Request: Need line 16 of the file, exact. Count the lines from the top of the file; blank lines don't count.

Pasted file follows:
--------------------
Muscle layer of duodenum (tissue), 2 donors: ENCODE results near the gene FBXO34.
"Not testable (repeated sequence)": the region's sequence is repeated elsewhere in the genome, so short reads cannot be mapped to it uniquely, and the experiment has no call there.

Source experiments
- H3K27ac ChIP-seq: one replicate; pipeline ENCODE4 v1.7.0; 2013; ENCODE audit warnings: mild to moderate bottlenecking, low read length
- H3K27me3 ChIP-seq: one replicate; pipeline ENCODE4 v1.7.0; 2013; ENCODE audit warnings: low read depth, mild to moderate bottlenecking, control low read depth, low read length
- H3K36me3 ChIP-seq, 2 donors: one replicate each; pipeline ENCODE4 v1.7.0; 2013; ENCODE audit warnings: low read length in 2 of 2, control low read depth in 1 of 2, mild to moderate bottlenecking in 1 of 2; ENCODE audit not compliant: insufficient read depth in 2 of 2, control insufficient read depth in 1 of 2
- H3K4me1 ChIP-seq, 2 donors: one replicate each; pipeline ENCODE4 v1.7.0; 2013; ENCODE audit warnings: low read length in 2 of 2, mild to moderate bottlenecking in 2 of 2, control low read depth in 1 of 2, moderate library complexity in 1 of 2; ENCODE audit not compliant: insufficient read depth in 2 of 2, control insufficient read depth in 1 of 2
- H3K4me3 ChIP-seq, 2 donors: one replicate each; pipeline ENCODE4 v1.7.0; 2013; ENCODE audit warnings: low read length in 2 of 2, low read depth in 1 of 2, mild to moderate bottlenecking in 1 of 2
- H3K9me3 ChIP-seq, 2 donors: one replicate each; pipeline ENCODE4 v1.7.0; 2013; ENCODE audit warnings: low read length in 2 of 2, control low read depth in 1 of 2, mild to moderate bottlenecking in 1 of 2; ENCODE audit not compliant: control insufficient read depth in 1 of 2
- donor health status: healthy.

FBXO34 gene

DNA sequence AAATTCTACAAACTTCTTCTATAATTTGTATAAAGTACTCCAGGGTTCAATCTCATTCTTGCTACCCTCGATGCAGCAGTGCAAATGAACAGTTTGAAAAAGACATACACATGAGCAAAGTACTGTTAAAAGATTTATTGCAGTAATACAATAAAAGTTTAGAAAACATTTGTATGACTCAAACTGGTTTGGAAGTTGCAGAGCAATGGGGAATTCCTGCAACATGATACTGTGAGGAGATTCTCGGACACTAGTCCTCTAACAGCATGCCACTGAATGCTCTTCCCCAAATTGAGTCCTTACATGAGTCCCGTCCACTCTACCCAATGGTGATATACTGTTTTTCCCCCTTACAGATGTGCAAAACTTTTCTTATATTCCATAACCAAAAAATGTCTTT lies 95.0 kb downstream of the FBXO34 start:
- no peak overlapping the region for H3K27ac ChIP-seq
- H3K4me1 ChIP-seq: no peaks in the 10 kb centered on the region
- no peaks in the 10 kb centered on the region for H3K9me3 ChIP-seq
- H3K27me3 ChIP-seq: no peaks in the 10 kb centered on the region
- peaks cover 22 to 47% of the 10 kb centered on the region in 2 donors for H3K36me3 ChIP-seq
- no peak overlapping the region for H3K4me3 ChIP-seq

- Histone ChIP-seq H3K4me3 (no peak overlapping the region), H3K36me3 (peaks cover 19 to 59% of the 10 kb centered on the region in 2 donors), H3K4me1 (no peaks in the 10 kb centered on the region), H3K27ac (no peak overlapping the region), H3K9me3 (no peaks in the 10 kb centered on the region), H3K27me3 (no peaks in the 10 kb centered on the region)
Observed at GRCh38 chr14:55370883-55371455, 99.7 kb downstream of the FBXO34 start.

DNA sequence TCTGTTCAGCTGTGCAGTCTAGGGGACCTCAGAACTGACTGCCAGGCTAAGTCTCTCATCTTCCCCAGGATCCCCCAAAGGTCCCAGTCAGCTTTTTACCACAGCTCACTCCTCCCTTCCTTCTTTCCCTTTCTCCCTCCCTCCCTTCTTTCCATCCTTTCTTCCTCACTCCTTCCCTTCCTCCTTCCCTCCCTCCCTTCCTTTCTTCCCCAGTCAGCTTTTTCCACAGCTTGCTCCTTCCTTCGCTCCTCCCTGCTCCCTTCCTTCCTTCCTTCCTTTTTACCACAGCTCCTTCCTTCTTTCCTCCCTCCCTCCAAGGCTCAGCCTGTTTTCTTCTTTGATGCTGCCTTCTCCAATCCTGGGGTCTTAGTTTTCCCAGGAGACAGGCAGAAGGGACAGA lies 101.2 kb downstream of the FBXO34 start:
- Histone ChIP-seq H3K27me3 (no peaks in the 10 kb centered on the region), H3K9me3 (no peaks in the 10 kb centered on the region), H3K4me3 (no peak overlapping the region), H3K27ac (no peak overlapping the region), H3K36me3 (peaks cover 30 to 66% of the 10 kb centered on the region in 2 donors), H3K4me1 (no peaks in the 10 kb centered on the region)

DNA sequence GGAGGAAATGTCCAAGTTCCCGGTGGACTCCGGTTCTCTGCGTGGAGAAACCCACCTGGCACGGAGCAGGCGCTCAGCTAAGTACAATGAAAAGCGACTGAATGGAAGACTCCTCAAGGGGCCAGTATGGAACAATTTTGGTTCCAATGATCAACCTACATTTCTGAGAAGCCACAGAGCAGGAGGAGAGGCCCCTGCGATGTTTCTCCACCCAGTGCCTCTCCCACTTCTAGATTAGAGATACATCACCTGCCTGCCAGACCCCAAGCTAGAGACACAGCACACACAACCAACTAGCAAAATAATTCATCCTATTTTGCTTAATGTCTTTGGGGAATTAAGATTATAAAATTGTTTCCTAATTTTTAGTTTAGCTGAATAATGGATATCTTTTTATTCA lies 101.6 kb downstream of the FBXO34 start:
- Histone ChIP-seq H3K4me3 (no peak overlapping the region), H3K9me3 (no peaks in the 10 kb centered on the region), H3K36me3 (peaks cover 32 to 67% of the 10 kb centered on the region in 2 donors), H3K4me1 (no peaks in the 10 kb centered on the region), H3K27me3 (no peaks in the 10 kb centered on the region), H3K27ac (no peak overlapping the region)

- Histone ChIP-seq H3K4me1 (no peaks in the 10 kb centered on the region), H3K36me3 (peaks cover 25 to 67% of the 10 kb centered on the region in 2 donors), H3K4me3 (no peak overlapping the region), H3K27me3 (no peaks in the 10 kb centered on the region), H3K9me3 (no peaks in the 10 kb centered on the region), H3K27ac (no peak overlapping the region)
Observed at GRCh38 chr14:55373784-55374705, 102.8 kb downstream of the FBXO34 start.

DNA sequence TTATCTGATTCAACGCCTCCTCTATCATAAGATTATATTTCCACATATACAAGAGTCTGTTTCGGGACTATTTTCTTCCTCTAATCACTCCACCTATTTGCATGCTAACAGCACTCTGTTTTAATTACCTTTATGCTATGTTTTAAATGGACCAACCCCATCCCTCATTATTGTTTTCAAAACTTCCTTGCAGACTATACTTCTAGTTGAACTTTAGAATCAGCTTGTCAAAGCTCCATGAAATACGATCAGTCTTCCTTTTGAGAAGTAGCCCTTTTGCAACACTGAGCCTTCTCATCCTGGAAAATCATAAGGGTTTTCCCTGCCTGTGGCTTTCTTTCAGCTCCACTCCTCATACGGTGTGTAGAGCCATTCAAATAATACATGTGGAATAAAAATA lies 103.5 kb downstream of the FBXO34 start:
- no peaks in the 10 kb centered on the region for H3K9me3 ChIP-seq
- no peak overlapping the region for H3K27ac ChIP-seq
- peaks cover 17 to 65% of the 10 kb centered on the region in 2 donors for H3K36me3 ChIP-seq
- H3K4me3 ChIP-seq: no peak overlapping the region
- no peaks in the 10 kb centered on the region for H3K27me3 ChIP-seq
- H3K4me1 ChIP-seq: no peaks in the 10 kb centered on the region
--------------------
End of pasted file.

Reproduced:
- H3K27me3 ChIP-seq: no peaks in the 10 kb centered on the region